Saturday, August 29, 2015

Too Much Smoke — And Pelicans!

It's a little hard to tell how smoky it is from this picture, until you realize that Lassen Peak, the central feature of the Lassen Volcanic Center and Lassen Volcanic National Park, should be easily visible just to the left of the distant part of the highway. Here's what this same view looks like on Google Street View (or see the next-to-last photo of this post).

Yes, it's been very smoky in northern California this summer, as it has been in many places across the west. These particular photos were taken on August 21st, when I just happened to drive down the right roads in the right direction, i.e., westerly, so it was easy to notice that Lassen was essentially missing.
Mt. Harkness is on the far right; Kelly Mountain is a little left of center.
Lassen should be where the faint smudge is in the photo above, immediately to the left of Kelly Mountain.
Here, a little farther down the road, Mt. Harkness is on the horizon on the very far right, just above the highway; Kelly Mountain has disappeared below the the sloping, forested horizon. Lassen would normally be standing out just near the center of the photo (Google Street View location).

Kelly Mountain *might* be part of the far, outlying flanks of the older, larger volcano known as Mount Tehama, but *might* is a speculation on my part, one not based on much geologic research (or any mapping!).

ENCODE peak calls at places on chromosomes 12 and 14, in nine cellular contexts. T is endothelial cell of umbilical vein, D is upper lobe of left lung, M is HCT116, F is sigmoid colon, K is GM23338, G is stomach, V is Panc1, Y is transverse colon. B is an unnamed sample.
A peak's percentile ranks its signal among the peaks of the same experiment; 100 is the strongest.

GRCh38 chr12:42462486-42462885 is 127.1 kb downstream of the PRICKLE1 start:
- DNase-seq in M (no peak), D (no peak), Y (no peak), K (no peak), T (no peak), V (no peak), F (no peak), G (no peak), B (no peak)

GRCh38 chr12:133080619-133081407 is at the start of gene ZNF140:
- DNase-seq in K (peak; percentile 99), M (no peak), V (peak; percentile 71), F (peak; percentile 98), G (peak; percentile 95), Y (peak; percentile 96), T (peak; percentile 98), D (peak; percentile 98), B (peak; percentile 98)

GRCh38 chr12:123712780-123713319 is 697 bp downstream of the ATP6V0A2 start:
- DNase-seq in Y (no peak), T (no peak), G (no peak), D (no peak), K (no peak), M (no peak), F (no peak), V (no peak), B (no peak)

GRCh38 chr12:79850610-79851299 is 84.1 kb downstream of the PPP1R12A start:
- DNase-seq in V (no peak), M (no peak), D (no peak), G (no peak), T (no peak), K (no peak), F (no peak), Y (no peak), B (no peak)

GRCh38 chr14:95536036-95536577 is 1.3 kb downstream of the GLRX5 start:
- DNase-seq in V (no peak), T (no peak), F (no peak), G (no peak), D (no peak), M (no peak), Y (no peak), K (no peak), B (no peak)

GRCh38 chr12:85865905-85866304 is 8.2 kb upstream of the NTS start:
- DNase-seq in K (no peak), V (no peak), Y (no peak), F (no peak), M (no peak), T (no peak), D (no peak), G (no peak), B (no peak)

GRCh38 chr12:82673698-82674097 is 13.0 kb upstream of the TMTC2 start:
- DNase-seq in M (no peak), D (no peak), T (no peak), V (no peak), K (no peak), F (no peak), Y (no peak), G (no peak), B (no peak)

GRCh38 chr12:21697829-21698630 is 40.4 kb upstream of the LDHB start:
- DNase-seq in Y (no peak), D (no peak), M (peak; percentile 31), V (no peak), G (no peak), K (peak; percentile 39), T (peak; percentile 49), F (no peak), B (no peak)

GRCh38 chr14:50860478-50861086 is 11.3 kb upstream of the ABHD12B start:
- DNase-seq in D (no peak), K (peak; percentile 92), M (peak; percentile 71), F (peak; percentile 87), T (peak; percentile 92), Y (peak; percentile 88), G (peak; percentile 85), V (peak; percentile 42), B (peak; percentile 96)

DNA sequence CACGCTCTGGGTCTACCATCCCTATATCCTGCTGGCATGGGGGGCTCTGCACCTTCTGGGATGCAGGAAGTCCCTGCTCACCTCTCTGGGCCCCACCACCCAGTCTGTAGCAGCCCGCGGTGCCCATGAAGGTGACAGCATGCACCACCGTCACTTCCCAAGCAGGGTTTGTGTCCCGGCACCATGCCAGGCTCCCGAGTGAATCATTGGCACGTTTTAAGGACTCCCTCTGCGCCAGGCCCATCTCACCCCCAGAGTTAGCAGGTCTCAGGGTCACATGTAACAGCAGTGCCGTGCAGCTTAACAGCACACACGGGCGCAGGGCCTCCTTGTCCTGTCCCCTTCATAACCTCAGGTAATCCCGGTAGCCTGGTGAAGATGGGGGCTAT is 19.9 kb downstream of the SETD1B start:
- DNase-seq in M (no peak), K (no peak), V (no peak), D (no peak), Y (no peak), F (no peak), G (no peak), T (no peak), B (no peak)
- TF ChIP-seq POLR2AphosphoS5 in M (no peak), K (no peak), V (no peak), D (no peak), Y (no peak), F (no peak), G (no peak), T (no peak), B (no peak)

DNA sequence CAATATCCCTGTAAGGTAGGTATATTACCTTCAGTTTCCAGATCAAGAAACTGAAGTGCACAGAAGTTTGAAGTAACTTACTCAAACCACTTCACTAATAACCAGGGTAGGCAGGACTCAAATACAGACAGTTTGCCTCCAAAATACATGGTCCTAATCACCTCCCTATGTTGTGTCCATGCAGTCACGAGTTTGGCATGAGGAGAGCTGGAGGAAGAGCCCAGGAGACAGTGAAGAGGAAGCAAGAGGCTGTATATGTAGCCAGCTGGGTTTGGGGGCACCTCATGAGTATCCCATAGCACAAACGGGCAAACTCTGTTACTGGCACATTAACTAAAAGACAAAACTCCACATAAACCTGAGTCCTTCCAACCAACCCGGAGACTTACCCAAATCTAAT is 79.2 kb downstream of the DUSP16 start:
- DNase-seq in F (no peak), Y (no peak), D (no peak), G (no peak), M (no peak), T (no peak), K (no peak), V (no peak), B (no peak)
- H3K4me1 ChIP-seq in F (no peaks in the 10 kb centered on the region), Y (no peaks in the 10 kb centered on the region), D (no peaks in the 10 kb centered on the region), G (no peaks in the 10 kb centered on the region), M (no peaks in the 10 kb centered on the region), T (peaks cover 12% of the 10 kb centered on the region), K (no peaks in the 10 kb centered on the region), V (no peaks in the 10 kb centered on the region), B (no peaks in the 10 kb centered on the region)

The road took me by an overlook of the northwestern end of the hazy, smoky Lake Almanor. The lake is very low for this time of year; it has nevertheless been host to lots of pelicans, egrets, Canada geese, and many other waterbirds including occasional sightings of blue heron, and the often ubiquitous coots.
Six pelican swim away from me above the lower left blue patch; two egrets stand like symmetrical statues toward the right.
I could see Lassen Peak clearly on August 24th; the photo location approximates that of photo #1.
Lassen Peak looms above the darker, tree-covered Kelly Mountain, from a location close to photo #2.
A Bit More about Lassen Peak & Mount Tehama:
Where in the West: Lassen Peak — LFD
Remembering Lassen Peak’s Last Blast, 100 Years Later — Eruptions
The Volcano That Wasn't There, and Two That Were... — Geotripper
Interlude: "Lateral Blasts of Great Force"  — Rosetta Stones

Tuesday, August 25, 2015

Road Song: Rockin' in the Free World

Neil Young: Rockin' in the Free World (lyrics)
Album: Freedom, 1989

This is technically a road song because it mentions streets twice and roads once, and because the video that came out with the song also shows a lot of streets. It's a rather dire song — quite appropriate today IMO — but it is not the sort of song I think of when heading out on the open road. (The open road in the west is often a dirt road, and who knows where it will be taking you when you leave the pavement.)

This came into my playlist again (not that I really have a playlist!) when Trump decided it was an appropriate campaign song. Maybe he though it was pro-USA; who knows. It isn't, and maybe he's figured that out by now.

Tuesday, June 30, 2015

El Niño Near Long Valley Creek, Lassen County, CA

I've got a few more pictures from that rainy May day, the 21st, when MOH and I were on what was really the first leg of a trip to Colorado and back.
A downpour over unnamed hills just off the north end of the Bald Mountain Range and just south of Beckwourth Pass. Photo taken May 21st, 12:44 pm.